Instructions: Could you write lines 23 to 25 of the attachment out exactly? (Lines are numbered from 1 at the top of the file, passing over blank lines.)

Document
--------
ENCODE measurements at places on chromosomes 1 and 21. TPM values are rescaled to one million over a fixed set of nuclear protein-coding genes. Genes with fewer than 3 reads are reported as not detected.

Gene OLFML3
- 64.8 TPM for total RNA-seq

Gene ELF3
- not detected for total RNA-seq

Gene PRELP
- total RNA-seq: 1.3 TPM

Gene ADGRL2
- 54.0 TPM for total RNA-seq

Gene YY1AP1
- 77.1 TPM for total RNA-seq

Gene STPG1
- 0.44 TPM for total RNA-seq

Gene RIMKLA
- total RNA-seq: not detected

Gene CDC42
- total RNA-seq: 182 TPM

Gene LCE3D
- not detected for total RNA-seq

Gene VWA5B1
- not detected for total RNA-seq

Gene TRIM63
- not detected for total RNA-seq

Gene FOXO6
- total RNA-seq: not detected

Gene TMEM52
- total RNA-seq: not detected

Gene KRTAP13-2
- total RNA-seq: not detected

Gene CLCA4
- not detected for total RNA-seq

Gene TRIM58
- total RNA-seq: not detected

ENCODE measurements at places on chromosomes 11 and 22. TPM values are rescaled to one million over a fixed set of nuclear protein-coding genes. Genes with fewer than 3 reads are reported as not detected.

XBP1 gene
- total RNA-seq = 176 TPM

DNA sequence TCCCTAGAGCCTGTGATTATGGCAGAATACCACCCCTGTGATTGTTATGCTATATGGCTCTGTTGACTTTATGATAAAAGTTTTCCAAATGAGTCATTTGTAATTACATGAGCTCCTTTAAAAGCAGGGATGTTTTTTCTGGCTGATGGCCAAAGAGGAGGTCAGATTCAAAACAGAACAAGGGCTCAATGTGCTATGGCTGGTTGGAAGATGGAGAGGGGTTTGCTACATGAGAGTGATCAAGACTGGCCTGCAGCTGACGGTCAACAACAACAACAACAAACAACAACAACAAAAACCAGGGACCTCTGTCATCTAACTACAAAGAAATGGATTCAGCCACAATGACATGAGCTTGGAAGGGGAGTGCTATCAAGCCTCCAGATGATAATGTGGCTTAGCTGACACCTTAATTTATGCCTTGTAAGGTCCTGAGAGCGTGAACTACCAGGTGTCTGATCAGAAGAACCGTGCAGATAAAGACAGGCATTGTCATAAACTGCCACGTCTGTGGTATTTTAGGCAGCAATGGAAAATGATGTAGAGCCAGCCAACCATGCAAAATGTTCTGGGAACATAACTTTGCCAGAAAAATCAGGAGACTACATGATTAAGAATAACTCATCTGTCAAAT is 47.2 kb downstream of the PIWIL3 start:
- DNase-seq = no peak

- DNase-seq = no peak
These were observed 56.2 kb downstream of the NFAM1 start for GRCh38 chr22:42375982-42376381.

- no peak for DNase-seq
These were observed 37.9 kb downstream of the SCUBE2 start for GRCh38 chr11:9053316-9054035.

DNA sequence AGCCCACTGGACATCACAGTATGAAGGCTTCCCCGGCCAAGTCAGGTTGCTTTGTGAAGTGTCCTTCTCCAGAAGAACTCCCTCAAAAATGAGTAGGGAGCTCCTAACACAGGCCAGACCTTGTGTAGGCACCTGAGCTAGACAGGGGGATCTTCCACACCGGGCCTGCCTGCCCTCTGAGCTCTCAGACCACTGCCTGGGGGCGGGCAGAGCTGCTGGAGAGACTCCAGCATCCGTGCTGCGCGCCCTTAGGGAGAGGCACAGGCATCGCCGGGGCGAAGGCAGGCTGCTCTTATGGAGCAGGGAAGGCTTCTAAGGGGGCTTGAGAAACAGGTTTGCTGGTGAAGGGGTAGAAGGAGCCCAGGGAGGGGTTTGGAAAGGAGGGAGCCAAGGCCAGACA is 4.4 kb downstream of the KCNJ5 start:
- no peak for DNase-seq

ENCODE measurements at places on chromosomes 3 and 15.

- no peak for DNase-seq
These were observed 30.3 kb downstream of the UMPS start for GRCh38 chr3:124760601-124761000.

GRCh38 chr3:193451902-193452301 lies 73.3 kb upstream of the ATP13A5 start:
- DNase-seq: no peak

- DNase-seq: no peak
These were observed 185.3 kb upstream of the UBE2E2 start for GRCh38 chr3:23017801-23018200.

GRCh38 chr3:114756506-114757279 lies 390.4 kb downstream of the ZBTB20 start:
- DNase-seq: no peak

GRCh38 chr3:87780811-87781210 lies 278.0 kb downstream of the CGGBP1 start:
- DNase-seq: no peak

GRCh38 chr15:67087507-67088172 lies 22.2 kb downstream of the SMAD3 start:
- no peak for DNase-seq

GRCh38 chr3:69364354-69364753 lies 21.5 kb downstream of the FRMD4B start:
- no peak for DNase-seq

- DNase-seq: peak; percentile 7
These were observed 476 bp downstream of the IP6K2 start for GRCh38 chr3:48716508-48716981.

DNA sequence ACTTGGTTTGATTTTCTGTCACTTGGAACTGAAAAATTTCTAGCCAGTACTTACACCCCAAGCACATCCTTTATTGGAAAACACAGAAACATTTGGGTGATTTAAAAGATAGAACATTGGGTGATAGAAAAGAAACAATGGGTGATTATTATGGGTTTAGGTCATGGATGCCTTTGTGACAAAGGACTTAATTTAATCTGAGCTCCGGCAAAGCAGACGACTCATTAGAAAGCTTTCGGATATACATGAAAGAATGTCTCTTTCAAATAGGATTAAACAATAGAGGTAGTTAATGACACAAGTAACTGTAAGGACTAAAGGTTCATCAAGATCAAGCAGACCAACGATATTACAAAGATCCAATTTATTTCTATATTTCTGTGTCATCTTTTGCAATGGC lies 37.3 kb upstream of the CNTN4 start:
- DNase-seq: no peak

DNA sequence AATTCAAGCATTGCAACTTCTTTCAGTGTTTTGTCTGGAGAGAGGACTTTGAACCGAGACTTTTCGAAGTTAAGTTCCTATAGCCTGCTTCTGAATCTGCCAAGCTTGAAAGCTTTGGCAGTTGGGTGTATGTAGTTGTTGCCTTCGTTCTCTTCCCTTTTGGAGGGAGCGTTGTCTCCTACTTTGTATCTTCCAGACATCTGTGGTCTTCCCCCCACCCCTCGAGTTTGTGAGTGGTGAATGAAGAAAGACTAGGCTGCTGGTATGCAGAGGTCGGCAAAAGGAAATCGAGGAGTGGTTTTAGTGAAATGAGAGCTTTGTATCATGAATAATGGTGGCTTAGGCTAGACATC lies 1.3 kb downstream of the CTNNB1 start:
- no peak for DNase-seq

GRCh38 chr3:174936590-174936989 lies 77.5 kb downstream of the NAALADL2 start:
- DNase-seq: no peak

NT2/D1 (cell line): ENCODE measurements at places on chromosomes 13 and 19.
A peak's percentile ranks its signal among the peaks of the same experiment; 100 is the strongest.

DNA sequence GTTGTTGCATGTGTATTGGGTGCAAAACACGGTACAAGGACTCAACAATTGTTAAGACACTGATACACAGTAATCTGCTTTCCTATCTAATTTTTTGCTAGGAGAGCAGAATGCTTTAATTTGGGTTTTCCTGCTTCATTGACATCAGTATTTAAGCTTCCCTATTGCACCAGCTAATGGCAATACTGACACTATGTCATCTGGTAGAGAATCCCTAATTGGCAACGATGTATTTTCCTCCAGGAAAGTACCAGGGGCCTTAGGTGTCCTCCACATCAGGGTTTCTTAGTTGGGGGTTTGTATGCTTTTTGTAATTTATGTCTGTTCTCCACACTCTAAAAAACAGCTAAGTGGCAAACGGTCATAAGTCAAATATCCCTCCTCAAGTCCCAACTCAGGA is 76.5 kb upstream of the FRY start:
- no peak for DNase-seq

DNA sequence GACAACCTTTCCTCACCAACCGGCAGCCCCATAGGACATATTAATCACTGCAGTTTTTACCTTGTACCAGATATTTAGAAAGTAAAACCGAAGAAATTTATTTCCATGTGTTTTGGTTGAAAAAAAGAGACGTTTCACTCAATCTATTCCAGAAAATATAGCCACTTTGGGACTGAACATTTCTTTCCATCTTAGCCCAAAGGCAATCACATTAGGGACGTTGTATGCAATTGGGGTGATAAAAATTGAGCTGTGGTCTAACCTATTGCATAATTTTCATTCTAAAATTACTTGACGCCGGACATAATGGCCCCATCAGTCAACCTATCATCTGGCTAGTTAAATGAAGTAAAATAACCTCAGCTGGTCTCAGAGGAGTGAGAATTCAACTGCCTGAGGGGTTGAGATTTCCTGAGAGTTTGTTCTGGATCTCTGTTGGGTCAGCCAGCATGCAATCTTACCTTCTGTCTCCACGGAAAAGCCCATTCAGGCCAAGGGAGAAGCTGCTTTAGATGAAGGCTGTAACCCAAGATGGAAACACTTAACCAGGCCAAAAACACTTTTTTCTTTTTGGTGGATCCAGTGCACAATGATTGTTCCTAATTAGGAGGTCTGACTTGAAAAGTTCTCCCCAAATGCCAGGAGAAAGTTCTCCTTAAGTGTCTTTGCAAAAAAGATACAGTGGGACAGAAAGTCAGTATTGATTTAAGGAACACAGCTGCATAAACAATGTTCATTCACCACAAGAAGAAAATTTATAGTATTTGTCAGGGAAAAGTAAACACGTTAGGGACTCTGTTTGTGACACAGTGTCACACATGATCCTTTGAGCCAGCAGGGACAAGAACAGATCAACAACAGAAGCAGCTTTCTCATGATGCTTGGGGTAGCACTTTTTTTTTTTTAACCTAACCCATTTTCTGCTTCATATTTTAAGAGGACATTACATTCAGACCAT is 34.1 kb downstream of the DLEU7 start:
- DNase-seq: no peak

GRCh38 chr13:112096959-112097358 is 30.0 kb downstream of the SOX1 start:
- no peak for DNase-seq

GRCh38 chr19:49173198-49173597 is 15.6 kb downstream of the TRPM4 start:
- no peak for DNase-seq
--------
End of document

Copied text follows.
- not detected for total RNA-seq

Gene FOXO6
- total RNA-seq: not detected